Topic :- Tom Jones as a Comic Epic in Prose
Name :- Upadhyay Devangana s.
Sub. :- The Neo-Classical Literature
Paper :- 2
Std :- M.A. Sem-1
Roll No :- 07
Submitted to :- M.K. Bhavnagar University
“Tom Jones as a Comic Epic in Prose”
‘Tom Jones’ Fielding’s masterpiece and in all probability the greatest novel of the eighteenth century, was written between 1746 and 1749. S.Diana Neill describes it as “a great novel in itself and a microcosm of the next hundred years in prose fiction.” Modern criticism rational and liberated, acclaims its greatness in most unequivocal terms. But Fielding’s contemporary society was sharply divided in their appreciatation of its merits. While a number of readers admired it for the masculine vigour and the healthy morality of its author. Most of them devoted to Richardson’s sensibility cult, could not rise above their own morbid sensibility and failed to appreciate it.
· Outline of the plot
‘Tom Jones’ has such a complicated plot that it is just not easy to sum it up in a few lines. The wealthy, benevolent Squire Allworthy, living in somerset with his unmarried sister Bridget, returns one night from a three months’ absence to find a baby Iying in his bed. The child is adopted by Allworthy given his own Christian name of Thomas and the surname of the presumed mother, one Jenny Jones. Her former employer, the schoolmaster partridge denies the accusation of paternity, but his hysterically jealous wife gives evidence against him and he is dismissed from his post.
Soon after the discovery of Tom, Bridget marries the unpleasant and grasping Captain Blifil; the Captain dies two years later, leaving behind him a son, who is to become Tom’s antagonist. Tom and Master Blifil grow up together under the tuition of the Clergyman Thwackum and the philosopher Squars. Nearly lives the fox- hunting squire Western, his worldly and politic sister, and his beautiful daughter Sophia, with whom Tom falls in love. Western however is ambitious to secure the marriage of Sophia with Blifil, so that the estates can be joined. Tom’s high-spirited escapades are eventually used by Blifil to achieve the deception of Allworthy an Tom’s expulsion from the household.
At the same time Sophia, to escape a forced marriage with a man she loathes, runs away; and the middle part of the novel is taken up with various adventures on the road-first as Sophia follow Tom’s trail, and after the climactic event in the inn at Upton-on-severn, as Tom pursues Sophia.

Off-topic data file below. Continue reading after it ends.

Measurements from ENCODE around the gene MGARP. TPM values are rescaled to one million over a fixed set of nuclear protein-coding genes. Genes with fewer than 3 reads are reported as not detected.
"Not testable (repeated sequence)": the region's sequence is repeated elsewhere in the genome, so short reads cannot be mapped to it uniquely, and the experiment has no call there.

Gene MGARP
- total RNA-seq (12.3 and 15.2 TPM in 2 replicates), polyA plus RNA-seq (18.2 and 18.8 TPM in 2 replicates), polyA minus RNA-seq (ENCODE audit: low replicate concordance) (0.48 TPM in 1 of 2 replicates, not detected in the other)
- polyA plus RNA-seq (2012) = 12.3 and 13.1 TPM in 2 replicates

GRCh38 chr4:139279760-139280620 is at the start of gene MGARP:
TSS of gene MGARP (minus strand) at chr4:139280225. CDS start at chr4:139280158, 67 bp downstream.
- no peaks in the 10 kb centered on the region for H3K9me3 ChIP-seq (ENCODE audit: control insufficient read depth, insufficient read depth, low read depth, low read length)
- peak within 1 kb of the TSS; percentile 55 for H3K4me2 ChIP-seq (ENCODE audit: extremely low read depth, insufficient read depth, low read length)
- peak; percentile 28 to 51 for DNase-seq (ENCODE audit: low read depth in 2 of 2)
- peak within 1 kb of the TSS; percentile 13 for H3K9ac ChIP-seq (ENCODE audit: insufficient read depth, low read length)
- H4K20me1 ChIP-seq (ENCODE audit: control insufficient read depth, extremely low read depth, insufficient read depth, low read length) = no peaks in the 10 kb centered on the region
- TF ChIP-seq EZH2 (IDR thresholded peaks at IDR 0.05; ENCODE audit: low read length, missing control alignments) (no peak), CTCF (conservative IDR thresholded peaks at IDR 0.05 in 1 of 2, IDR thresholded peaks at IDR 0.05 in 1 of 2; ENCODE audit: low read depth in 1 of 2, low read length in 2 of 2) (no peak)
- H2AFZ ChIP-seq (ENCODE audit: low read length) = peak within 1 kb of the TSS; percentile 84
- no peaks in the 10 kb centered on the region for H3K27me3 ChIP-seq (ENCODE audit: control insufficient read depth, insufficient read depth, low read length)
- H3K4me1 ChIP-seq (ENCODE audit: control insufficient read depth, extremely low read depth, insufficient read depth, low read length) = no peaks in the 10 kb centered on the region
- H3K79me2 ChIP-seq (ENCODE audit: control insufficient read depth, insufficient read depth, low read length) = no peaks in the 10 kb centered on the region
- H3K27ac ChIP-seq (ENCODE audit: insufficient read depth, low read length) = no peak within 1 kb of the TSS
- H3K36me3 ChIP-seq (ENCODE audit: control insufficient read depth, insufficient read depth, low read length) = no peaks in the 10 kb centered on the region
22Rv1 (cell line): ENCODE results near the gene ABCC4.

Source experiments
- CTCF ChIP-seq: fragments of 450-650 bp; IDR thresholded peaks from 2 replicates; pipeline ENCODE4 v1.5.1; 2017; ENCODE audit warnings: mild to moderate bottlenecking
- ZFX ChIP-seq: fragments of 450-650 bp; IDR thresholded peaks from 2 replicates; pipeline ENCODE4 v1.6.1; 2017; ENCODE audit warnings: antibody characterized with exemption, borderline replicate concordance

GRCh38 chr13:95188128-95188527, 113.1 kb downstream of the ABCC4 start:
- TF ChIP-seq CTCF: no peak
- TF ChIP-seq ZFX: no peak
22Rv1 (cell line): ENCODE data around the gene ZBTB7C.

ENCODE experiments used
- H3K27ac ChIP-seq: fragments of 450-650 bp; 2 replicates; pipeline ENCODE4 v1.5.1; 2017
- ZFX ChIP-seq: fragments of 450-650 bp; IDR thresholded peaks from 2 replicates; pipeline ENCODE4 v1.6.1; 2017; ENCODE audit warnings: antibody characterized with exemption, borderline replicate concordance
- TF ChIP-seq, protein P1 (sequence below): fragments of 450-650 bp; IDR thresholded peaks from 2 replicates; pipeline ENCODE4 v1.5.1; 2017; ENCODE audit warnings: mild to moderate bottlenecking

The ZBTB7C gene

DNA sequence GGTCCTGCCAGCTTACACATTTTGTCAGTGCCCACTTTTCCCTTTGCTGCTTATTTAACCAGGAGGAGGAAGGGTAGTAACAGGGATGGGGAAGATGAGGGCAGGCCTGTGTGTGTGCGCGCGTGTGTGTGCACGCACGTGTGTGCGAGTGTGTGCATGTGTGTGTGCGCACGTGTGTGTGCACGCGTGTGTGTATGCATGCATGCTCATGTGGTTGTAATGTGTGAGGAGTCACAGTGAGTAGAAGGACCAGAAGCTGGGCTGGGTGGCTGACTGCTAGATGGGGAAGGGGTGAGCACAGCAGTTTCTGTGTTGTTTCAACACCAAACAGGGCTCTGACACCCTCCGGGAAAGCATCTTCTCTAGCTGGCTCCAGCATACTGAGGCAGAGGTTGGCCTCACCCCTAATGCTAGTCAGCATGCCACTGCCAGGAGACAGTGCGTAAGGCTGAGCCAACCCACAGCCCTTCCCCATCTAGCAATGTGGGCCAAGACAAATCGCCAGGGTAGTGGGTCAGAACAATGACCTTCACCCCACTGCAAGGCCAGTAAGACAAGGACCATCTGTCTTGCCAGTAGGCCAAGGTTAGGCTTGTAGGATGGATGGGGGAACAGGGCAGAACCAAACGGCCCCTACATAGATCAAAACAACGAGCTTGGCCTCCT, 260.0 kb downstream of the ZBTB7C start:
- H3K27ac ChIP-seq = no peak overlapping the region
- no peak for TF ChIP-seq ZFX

Meanwhile Tom has, quite by chance, met Partridge, now set up as a barber-surgeon, and they go along together. He rescues a Mrs. Waters from attempted murder, and accompanies her to Upton where he succumbs to her charms. It is only towards the end of the novel that Partridge identifies Mrs.Waters as Jenny Jones, and the horror of presumed incest is added to Tom’s many other misfortunes.
Finally all the main characters end up in London. To gets involved with the middleaged nymphomaniac Lady Bellaston, whose crony Lord Fellaman attempts to gain Sophia by force. Fellaman also employs a press-gang to remove Tom, but their aid is made unnecessary by Tom’s encounter with Fitzpatrick, a hot-headed Irishman whom he had met at Upton and who now attacks him in mistaken jealousy. Tom wounds him-fatally, it is thought and is arrested. With the press-gang prepared to give false witness against him, things look bleak for Tom; but at last the wheel of Fortuns and brings him to the top.
· What, then is a Comic Epic in Prose?
Thus a comic epic in prose chiefly promises a variety of characters involved in a very comprehensive action. The novelist’s tone is light, even frivolous, and he gives mildly satirical, ironical exposition of the ridiculous. It is epical in scale and it is concerns the ridiculous in human life. It is not romance since it is highly, down-to earth realistic. It is not history for it is not a superficial study of events, nor is it not history for it is not a superficial study of events, nor is it a burlesque, for a burlesque distorts while it does not. Behind the frivolous tone of the novelist, there is a strict moral responsibility which he shares with the writers of the serious epics. What Fielding was attempting was an entirely new species of literature in his language. And he was right to claim;
“This kind of writing I do not remember to have seen
hither to attempted in our language.”
· The Comic tone in “Tom Jones”